The Man Who Worked to Complete Washington’s World War II Memorial Dies at 96

F. Haydn Williams died on April 22nd at his home in San Francisco at the age of 96. He formerly served as a Defense Department official and as president of the Asia Foundation and led the efforts to build the National World War II Memorial on the Mall in Washington, DC. According to his great-niece Katie Evans, Williams died from heart disease.

Dr. Williams led a long career in international development and diplomacy. He had academic roles and served as deputy assistant secretary of defense under presidents Eisenhower and Kennedy. From 1964–1989 he was the president of the Asia Foundation, an organization based out of San Francisco that provides international development support to countries in Asia.

As a World War II veteran, Williams was appointed in 1994 by President Bill Clinton to the American Battle Monuments Commission. Serving as the chairman of the National World War II Memorial committee was not easy. It was oftentimes complicated and controversial to procure a site and get approval for a memorial’s design. Williams told the Chicago Tribune in 1998, “The Washington Monument took 52 years to build. The Lincoln Memorial took 21, the Jefferson Memorial took nine, and the FDR Memorial took 42. We’re likely to surpass them all.”

This particular project was not approved by Congress until 1993 (five decades after the war ended) and took on a serious urgency. It is sad that veterans by the thousands have died and never got to see the memorial completed. There was a lot of debate about the site of the memorial and its design. Williams wanted it to be a “prominent part of the monumental core of Washington, befitting the war’s role as the defining event of the 20th century.”

Williams was the man solely responsible for picking the location of the memorial, and he did not take the decision lightly. He chose a 5.5-acre site on 17th Street NW, between the Lincoln Memorial and Washington Monument, nearby the so-called Rainbow Pool, an oblong fountain at the eastern part of the Reflecting Pool.

The area near the Rainbow Pool historically has been utilized as a staging area for the Mall’s July 4th fireworks. It has also served as a landing site for helicopters designated for bringing dignitaries to the White House and Capitol building.

The opponents to this decision were critical of the secrecy related to the process. They felt the site was selected with inadequate public notice. Dr. Williams was quoted as saying, “The site was approved before they [the public] knew what hit them.”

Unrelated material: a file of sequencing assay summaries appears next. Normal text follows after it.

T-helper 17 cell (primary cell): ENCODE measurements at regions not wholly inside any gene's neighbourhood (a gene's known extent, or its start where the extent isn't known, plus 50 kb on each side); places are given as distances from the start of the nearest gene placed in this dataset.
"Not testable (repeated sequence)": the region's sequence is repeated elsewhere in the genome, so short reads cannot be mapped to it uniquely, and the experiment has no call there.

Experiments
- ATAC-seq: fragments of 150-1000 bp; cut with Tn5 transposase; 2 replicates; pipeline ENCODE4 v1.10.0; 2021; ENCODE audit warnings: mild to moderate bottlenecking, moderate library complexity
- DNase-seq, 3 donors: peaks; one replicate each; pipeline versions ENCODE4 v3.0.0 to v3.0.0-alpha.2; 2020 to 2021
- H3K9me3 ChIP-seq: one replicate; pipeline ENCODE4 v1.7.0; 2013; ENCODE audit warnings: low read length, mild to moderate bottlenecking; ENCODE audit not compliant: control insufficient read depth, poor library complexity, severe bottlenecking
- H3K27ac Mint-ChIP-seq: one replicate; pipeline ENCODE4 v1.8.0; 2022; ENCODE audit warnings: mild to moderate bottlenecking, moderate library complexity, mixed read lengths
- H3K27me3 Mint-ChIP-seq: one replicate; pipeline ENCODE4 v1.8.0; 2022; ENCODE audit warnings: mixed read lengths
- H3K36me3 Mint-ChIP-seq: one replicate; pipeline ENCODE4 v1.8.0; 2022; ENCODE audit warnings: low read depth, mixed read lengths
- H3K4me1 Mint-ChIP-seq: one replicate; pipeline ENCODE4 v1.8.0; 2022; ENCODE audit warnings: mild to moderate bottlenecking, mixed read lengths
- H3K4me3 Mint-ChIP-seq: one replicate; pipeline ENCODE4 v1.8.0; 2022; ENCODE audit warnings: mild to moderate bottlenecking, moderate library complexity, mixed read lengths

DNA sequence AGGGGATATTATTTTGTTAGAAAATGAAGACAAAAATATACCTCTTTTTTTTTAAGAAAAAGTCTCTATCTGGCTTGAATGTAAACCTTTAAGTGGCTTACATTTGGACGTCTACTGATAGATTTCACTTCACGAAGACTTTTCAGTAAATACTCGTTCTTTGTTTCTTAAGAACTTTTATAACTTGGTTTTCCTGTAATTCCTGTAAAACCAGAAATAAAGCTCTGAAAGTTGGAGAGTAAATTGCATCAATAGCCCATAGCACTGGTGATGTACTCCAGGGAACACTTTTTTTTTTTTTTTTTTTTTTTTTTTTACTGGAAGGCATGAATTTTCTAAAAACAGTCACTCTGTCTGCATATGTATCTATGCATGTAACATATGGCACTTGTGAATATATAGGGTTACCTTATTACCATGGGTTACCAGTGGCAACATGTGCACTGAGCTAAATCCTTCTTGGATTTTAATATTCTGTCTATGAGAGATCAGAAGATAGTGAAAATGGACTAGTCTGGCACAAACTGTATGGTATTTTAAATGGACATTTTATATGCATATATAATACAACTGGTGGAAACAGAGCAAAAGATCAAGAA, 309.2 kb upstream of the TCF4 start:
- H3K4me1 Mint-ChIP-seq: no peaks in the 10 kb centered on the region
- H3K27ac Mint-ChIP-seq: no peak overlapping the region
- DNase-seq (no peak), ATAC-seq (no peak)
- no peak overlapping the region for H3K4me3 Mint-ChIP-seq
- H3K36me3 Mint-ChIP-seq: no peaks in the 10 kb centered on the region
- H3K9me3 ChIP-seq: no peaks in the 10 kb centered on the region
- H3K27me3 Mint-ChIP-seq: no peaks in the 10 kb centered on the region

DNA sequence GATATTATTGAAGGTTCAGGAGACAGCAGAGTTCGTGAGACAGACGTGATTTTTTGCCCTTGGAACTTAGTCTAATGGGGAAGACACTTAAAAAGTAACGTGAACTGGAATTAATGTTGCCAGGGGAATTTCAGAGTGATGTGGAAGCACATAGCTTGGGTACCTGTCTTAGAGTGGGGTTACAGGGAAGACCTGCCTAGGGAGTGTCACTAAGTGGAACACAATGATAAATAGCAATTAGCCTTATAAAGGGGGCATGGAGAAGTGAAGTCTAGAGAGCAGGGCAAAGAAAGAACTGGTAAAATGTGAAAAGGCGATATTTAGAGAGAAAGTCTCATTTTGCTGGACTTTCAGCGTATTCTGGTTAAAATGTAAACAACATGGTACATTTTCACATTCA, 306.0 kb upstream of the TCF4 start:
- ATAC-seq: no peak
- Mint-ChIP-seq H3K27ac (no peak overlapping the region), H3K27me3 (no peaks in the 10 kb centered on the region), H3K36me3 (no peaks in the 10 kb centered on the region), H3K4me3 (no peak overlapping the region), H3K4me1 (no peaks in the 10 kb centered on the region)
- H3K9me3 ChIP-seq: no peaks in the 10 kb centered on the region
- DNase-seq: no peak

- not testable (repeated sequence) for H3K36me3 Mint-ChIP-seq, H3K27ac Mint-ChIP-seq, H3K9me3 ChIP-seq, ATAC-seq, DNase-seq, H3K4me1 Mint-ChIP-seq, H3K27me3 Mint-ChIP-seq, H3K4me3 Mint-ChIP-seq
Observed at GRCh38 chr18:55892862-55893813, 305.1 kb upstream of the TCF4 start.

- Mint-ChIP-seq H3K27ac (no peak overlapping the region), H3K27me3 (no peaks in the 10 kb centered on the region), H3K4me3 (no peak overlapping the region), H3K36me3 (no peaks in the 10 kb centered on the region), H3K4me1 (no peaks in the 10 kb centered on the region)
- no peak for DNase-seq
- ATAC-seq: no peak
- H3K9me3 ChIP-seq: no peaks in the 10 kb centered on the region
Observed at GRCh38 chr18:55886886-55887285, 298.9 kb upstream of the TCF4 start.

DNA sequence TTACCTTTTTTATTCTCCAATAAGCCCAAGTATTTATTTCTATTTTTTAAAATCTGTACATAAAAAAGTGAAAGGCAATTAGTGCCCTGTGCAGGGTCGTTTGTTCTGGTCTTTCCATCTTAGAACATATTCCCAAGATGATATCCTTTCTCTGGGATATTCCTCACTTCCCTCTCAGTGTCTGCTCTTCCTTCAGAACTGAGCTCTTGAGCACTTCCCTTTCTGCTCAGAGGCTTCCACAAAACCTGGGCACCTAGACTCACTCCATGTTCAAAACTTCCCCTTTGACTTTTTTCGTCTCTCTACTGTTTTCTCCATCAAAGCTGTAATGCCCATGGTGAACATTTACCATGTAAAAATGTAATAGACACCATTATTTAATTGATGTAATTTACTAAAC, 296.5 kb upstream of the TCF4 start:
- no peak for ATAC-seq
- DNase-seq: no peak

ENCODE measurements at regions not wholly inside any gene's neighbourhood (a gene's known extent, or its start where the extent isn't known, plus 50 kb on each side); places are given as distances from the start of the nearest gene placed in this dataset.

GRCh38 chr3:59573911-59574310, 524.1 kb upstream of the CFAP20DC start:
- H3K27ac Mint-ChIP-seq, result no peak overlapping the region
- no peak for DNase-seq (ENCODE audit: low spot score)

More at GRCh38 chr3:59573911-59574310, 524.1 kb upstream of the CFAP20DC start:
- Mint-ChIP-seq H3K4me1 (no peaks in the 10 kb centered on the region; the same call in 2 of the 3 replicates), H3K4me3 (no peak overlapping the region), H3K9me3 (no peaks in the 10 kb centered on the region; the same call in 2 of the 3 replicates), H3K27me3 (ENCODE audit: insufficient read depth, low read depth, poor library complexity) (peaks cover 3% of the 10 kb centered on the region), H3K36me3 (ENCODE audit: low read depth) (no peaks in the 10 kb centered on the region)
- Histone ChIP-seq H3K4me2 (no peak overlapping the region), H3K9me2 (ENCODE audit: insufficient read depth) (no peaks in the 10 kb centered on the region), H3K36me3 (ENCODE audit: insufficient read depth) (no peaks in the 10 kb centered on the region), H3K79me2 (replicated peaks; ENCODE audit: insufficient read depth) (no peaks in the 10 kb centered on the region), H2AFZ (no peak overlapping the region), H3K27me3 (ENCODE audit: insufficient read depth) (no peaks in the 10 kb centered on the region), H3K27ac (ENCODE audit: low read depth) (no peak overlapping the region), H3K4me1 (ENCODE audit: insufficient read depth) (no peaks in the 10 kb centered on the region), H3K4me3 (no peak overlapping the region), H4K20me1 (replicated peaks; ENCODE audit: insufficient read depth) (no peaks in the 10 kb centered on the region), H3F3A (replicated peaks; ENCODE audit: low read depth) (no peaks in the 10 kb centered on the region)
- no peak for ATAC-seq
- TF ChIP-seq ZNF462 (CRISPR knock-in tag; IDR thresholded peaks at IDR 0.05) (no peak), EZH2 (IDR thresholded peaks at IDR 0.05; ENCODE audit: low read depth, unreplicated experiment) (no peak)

The criticism continued when the memorial design by architect Friedrich St. Florian was released. The Chicago Tribune reported that architectural critics, public officials, and veterans demonstrated their distaste for the huge structural design when they compared it to the “giant classical monuments for Nazi leader Adolf Hitler by his architect, Albert Speer.” As a result, the St. Florian’s design was downsized. The World War II Memorial finally opened to the public in April 2004.

Franklin Haydn Williams was born in Spokane, Washington, on August 21, 1919. At the age of nine, he relocated to Oakland, California, with his family. Both of his parents were originally from Wales, and his father worked as a Presbyterian minister. Williams served as a Navy officer during World War II, and he participated in air evacuations of U.S. prisoners of war being held by the Japanese enemy.

In 1946, he graduated from the University of California at Berkley before getting his master’s and doctoral degrees in 1947 and 1958 from the Fletcher School, a graduate program of international studies at Tufts University, located in Medford, Massachusetts.

Dr. Williams went on to hold teaching and administrative positions at the Fletcher School. The next step in his career led him to become deputy assistant secretary of defense for national and international security from 1958–1962. As the leader of the Asia Foundation, he was also a presidential representative with ambassadorial rank.

He led negotiations to determine the future of the Pacific Island territories that together are known as Micronesia. These negotiations facilitated an end to the U.S.’s trusteeship over Pacific Island territories that had been in place since World War II. As a result, some of the islands became independent countries, while others kept a formal relationship with the U.S.

Williams’s 25 years of leadership and service to the Asia Foundation was the longest tenure of any previous president. During his time, the Asia Foundation expanded programs in China and other parts of the region. Dr. Williams was affiliated with the foundation until he passed away. Margaret French was his wife for 43 years and passed away in 2005. He is survived by a sister and a stepson named Thomas Gregory from Novato, California.

In addition to the great aid Williams lent to the construction of the World War II memorial in Washington, he also played a pivotal role in forming the Saipan American Memorial and a memorial park located on the island of Saipan in honor of the U.S. service members who were killed in battle there during World War II.

Williams’s efforts to ensure the completion of the World War II Memorial on the Mall took a decade. In 1998, he said, “I have learned a lot about memorials in Washington. They all have been controversial, and they all have taken a long time to build.”